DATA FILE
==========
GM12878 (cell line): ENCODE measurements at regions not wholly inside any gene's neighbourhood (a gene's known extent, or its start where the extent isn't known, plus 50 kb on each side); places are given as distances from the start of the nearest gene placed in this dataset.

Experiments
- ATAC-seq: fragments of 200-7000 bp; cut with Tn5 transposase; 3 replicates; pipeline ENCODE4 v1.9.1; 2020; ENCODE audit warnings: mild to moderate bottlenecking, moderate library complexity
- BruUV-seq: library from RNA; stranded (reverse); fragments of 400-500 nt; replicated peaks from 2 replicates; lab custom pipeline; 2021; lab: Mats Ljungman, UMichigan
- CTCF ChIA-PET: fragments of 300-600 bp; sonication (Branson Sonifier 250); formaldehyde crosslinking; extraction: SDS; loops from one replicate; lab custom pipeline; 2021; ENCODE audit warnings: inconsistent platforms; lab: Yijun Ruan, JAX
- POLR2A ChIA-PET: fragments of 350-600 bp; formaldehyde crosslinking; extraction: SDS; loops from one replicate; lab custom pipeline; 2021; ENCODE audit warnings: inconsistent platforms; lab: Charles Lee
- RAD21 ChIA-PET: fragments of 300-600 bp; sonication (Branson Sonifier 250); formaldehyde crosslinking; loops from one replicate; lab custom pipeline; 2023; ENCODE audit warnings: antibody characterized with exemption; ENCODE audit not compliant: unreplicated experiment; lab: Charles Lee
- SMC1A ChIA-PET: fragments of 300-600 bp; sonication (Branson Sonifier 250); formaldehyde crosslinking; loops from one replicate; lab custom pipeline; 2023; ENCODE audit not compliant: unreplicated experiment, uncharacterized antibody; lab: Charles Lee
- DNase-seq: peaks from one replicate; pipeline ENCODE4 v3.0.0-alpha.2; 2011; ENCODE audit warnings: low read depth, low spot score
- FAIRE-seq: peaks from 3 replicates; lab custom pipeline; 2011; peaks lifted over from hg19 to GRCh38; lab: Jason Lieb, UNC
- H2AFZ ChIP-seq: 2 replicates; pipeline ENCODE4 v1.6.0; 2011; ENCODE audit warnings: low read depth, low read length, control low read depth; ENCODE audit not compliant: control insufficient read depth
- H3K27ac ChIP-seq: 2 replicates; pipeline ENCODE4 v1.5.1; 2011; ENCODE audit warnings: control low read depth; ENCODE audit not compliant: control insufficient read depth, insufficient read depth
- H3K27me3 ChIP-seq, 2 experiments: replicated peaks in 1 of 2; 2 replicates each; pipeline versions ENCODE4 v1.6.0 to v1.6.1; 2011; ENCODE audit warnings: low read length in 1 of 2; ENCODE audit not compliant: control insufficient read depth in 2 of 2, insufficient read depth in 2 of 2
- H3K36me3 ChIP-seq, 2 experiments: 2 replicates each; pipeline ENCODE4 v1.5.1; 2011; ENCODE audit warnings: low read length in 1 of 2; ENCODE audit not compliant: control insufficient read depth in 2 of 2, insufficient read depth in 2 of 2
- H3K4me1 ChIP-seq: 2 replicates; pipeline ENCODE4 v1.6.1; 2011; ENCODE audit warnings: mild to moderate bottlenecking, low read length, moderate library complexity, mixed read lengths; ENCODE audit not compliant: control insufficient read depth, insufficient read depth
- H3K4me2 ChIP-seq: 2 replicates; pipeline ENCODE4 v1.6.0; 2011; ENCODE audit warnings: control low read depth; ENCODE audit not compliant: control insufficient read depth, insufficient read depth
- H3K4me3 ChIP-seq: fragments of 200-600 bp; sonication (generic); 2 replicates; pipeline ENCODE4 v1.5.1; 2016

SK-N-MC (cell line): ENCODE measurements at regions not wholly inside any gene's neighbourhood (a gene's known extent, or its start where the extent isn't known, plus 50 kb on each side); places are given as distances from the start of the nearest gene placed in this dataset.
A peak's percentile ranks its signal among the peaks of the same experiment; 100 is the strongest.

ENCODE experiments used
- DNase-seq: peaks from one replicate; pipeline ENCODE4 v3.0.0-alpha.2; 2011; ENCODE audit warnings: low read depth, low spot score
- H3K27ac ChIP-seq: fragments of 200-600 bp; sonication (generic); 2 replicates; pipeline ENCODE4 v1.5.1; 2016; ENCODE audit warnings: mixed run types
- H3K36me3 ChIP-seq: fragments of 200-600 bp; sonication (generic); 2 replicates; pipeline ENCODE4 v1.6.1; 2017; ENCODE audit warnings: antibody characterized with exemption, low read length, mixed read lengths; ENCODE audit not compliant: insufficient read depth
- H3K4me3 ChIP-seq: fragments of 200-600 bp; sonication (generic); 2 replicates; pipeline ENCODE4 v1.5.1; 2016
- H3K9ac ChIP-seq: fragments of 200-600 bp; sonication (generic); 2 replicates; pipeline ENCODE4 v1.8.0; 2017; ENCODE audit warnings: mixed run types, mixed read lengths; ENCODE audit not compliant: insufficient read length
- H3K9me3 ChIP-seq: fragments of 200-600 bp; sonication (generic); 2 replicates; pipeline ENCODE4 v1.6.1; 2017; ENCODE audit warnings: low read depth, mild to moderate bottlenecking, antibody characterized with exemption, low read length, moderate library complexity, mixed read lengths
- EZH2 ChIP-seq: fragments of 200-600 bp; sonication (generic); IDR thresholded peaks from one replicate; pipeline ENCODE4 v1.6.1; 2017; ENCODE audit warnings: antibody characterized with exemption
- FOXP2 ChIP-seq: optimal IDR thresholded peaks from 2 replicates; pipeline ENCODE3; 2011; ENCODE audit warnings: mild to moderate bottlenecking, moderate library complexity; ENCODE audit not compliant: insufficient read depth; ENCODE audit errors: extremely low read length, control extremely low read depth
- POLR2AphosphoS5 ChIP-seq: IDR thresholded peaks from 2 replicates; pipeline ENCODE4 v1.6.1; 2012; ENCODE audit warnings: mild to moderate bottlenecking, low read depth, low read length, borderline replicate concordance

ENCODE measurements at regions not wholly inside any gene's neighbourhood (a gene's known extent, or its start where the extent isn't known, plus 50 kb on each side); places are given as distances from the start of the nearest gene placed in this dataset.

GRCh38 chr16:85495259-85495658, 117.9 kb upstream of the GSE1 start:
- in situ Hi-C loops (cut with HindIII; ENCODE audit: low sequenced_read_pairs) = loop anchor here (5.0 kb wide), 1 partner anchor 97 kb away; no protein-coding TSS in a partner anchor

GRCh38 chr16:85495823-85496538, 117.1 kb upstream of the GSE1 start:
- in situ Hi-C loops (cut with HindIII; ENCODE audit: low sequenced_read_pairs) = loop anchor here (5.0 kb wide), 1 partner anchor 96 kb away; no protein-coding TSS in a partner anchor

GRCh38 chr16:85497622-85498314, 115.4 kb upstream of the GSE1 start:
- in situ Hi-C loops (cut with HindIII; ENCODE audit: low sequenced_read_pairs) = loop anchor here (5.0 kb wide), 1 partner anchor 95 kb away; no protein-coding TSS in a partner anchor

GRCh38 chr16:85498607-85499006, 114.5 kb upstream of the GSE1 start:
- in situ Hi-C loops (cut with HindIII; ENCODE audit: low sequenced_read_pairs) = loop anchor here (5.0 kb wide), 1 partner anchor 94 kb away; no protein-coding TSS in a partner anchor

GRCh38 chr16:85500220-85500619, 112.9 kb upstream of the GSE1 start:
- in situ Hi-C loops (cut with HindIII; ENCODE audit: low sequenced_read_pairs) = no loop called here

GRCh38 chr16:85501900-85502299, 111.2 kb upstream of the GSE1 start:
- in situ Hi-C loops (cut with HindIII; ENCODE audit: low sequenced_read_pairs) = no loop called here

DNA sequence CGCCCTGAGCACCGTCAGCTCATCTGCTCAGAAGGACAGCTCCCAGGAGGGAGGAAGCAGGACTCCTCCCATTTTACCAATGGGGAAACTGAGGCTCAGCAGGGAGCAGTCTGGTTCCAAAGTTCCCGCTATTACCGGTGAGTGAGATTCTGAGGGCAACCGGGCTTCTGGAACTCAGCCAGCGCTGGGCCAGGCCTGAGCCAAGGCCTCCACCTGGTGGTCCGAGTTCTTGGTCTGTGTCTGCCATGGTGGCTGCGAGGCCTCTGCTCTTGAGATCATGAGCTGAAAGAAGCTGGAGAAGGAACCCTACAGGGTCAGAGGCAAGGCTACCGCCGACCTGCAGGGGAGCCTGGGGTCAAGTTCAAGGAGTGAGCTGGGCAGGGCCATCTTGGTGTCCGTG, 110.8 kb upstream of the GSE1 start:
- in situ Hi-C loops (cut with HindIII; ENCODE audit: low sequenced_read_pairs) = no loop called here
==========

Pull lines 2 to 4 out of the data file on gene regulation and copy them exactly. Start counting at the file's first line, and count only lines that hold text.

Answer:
Experiments
- ATAC-seq: fragments of 200-7000 bp; cut with Tn5 transposase; 3 replicates; pipeline ENCODE4 v1.9.1; 2020; ENCODE audit warnings: mild to moderate bottlenecking, moderate library complexity
- BruUV-seq: library from RNA; stranded (reverse); fragments of 400-500 nt; replicated peaks from 2 replicates; lab custom pipeline; 2021; lab: Mats Ljungman, UMichigan